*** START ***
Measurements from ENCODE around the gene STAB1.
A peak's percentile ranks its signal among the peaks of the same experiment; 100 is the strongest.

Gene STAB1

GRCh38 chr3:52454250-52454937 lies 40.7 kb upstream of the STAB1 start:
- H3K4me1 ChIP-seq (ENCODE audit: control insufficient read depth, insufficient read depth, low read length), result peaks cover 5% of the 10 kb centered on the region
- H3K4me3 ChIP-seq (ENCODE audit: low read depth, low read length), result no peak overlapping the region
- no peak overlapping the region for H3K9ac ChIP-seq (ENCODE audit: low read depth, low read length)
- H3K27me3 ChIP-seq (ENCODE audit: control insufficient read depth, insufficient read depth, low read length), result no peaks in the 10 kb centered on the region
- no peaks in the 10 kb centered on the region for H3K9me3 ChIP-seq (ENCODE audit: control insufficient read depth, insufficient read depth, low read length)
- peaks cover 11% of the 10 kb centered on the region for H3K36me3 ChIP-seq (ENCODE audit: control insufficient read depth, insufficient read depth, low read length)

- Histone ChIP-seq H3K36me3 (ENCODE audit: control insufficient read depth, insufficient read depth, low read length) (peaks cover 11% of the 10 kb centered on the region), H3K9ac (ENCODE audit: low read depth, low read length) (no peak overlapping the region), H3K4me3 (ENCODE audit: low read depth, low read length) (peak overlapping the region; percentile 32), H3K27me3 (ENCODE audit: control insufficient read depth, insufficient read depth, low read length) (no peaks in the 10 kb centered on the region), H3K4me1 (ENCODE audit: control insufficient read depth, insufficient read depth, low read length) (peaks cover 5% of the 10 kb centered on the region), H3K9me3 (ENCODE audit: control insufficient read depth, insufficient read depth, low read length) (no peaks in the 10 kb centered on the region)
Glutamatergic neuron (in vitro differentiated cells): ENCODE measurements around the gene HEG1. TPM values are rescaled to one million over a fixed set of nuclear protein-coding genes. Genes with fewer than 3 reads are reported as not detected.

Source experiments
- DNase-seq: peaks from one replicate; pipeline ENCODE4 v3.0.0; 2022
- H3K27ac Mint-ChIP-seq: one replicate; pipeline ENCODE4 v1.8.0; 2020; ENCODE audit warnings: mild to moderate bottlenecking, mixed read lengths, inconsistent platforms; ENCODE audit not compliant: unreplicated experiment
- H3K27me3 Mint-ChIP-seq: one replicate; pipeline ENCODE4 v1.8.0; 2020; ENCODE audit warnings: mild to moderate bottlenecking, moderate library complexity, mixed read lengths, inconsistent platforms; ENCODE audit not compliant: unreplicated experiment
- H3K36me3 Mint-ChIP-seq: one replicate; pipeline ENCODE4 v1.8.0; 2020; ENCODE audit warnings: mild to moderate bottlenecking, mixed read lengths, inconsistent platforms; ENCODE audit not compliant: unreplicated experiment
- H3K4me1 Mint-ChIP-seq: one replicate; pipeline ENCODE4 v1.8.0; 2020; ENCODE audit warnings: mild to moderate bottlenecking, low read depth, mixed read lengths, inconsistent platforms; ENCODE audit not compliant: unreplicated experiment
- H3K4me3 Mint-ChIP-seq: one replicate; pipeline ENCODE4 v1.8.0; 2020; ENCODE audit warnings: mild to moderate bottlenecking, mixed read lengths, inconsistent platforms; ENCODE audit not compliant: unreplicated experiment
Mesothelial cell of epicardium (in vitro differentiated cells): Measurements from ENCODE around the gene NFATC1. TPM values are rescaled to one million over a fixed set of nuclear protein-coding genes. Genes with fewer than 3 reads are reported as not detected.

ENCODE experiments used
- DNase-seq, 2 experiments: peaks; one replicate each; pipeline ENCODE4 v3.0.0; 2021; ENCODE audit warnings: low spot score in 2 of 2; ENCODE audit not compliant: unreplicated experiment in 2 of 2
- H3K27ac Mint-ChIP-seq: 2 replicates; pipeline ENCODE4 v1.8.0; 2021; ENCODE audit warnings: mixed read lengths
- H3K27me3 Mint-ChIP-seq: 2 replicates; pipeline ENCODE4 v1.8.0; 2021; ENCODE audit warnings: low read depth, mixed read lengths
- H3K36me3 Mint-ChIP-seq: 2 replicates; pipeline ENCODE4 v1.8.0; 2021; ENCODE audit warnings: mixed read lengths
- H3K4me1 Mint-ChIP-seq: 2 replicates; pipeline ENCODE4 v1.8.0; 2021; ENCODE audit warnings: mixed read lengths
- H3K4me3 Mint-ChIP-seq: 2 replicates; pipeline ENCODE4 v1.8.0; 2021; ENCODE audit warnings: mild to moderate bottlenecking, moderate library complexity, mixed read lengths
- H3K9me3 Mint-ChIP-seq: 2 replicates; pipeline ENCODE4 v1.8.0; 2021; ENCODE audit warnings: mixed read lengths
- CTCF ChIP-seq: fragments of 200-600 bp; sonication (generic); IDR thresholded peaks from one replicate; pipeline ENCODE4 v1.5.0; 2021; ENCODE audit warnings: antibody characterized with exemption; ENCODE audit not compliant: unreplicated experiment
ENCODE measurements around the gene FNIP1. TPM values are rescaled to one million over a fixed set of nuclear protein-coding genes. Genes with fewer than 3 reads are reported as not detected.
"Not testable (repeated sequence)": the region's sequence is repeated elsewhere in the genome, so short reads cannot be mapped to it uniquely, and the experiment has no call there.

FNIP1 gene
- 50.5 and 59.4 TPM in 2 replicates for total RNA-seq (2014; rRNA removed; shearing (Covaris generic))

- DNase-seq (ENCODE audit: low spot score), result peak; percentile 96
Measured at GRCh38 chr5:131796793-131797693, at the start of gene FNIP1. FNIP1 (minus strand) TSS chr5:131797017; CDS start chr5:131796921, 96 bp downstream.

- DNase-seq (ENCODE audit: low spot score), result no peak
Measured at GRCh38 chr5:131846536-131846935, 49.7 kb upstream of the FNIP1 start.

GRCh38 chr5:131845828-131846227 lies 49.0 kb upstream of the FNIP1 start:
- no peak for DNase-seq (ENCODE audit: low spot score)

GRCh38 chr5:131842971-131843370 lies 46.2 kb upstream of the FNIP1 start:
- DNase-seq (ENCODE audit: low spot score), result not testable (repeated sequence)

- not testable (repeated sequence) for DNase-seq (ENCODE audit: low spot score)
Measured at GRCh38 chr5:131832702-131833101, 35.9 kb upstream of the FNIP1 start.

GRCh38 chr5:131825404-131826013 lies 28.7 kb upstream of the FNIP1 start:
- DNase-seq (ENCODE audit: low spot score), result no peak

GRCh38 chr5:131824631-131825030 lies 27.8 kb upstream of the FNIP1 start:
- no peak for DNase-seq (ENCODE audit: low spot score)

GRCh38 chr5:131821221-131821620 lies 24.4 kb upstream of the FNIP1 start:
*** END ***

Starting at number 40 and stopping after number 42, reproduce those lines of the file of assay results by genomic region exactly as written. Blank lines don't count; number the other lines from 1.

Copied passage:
GRCh38 chr5:131842971-131843370 lies 46.2 kb upstream of the FNIP1 start:
- DNase-seq (ENCODE audit: low spot score), result not testable (repeated sequence)

- not testable (repeated sequence) for DNase-seq (ENCODE audit: low spot score)